Originally presented at a conference on ‘Humour and Satire in British Romanticism’, held at Durham University in September 2019, the essays in this issue each explore in various ways the open-endedness of these modes of writing. For Burns, Byron, Lamb, and Campbell, humour is shown to take on a function almost as a tool of self-analysis. Its ability to subvert assumptions and mores becomes a means of voicing transgressive impulses or shaping personal and authorial identities despite social and rational restraints. The essays on the work of children’s literature 'The Feast of the Fishes', the Tory magazine 'The Satirist, or Monthly Meteor', and Benjamin Disraeli’s novel 'Vivian Gray' present satire playing a similarly ambivalent and exploratory role. Asking questions both of their society and of themselves, the writers discussed here do use satire as a means of attack, but one with a greater degree of self-awareness and often ambiguity than simple denunciation or polemic. Each takes a pleasure in the probing and identity-forming capabilities of satire that goes beyond a simple assertion of moral values.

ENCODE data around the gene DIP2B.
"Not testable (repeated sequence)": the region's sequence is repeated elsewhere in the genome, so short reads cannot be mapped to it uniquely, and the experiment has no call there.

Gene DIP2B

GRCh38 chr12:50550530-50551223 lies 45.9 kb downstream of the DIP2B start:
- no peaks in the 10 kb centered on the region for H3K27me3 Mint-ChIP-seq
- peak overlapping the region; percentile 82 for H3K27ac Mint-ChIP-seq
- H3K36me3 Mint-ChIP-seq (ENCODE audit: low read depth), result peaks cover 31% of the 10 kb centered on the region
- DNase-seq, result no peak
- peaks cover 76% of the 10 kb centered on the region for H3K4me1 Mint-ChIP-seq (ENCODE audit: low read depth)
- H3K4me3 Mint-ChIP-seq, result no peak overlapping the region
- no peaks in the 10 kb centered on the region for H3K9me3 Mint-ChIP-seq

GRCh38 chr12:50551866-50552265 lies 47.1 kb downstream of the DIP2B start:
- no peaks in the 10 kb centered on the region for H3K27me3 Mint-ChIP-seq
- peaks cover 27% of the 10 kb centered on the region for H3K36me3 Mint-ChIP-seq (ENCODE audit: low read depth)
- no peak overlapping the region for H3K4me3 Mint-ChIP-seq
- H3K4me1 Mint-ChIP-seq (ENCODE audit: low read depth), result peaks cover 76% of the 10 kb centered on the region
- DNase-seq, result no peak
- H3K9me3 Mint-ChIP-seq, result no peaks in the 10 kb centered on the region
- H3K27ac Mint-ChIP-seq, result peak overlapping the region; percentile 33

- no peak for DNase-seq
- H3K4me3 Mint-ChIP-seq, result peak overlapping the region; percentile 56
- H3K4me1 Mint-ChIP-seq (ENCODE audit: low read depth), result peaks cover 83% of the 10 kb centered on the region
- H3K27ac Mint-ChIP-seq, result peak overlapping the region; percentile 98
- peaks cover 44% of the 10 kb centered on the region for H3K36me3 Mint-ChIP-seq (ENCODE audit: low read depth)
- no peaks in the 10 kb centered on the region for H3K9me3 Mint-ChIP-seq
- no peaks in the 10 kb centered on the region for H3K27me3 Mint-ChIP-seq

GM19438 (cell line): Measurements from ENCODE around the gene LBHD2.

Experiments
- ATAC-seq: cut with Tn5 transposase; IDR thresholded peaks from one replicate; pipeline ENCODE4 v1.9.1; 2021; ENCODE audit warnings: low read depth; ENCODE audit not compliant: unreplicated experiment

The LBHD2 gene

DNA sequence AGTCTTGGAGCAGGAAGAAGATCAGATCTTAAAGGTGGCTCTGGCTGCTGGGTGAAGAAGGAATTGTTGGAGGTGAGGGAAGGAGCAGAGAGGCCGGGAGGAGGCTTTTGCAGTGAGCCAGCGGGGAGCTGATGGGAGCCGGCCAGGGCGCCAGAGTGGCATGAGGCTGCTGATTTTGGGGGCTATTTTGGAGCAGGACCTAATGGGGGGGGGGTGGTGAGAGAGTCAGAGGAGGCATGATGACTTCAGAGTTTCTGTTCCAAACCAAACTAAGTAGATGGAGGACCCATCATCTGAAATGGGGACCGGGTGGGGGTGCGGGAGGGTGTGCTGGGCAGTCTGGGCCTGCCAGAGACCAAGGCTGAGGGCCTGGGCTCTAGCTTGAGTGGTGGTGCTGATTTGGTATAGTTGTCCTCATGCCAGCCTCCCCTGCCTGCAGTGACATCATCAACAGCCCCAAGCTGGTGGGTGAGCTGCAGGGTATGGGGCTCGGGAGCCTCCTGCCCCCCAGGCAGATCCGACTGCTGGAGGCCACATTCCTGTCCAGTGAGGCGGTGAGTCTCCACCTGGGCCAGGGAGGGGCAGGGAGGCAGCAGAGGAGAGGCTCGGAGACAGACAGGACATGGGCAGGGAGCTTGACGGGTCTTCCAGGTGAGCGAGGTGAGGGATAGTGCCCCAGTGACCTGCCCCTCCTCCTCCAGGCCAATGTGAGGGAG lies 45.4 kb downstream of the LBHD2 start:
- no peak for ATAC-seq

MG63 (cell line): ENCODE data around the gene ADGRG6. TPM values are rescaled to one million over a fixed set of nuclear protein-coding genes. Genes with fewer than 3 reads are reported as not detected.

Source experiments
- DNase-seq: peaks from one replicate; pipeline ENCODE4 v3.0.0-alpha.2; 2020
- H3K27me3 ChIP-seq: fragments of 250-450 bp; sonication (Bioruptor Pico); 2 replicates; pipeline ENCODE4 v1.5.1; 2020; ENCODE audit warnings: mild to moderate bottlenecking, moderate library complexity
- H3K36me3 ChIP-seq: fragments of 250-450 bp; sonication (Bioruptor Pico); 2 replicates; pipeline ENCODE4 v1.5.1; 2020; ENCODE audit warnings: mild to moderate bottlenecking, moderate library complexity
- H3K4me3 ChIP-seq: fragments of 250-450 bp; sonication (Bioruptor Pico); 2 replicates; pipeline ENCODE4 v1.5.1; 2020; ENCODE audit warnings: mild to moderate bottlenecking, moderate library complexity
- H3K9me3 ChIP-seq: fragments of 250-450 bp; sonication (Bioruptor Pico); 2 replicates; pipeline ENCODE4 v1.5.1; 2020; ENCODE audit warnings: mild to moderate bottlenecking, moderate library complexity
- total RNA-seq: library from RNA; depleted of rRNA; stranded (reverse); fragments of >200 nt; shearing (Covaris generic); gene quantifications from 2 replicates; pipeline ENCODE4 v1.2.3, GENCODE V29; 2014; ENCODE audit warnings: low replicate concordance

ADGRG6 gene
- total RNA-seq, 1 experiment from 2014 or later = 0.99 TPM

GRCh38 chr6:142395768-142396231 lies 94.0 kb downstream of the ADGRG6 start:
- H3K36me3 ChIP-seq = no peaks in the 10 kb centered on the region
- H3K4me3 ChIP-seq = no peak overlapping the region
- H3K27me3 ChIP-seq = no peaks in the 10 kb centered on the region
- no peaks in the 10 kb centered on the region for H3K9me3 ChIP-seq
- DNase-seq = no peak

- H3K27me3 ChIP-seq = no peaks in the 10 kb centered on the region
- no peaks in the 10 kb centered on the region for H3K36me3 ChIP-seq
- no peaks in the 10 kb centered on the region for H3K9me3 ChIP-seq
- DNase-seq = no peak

Lingua originaleEnglish
Numero di pagine86
Stato di pubblicazionePubblicato - 2022


  • Benjamin Disraeli
  • Burns
  • Byron
  • Charles Lamb
  • Children's literature
  • Humour
  • Romantic poetry
  • Satire
  • The Satirist
  • Thomas Campbell


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